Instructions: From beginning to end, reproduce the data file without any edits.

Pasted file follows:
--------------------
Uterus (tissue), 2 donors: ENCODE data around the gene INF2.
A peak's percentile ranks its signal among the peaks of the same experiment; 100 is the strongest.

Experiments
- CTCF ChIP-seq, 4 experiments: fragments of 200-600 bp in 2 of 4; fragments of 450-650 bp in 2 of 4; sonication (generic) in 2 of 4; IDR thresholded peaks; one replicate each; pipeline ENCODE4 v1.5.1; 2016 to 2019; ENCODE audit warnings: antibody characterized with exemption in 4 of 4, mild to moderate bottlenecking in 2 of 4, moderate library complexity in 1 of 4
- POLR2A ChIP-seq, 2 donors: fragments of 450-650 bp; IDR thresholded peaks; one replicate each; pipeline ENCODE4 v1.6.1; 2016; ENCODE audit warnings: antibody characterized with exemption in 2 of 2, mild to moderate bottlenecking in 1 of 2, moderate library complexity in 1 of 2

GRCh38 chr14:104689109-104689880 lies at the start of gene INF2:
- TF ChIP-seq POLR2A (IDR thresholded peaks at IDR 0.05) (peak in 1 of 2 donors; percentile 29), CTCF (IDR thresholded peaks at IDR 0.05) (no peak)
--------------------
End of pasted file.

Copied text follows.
Uterus (tissue), 2 donors: ENCODE data around the gene INF2.
A peak's percentile ranks its signal among the peaks of the same experiment; 100 is the strongest.

Experiments
- CTCF ChIP-seq, 4 experiments: fragments of 200-600 bp in 2 of 4; fragments of 450-650 bp in 2 of 4; sonication (generic) in 2 of 4; IDR thresholded peaks; one replicate each; pipeline ENCODE4 v1.5.1; 2016 to 2019; ENCODE audit warnings: antibody characterized with exemption in 4 of 4, mild to moderate bottlenecking in 2 of 4, moderate library complexity in 1 of 4
- POLR2A ChIP-seq, 2 donors: fragments of 450-650 bp; IDR thresholded peaks; one replicate each; pipeline ENCODE4 v1.6.1; 2016; ENCODE audit warnings: antibody characterized with exemption in 2 of 2, mild to moderate bottlenecking in 1 of 2, moderate library complexity in 1 of 2

GRCh38 chr14:104689109-104689880 lies at the start of gene INF2:
- TF ChIP-seq POLR2A (IDR thresholded peaks at IDR 0.05) (peak in 1 of 2 donors; percentile 29), CTCF (IDR thresholded peaks at IDR 0.05) (no peak)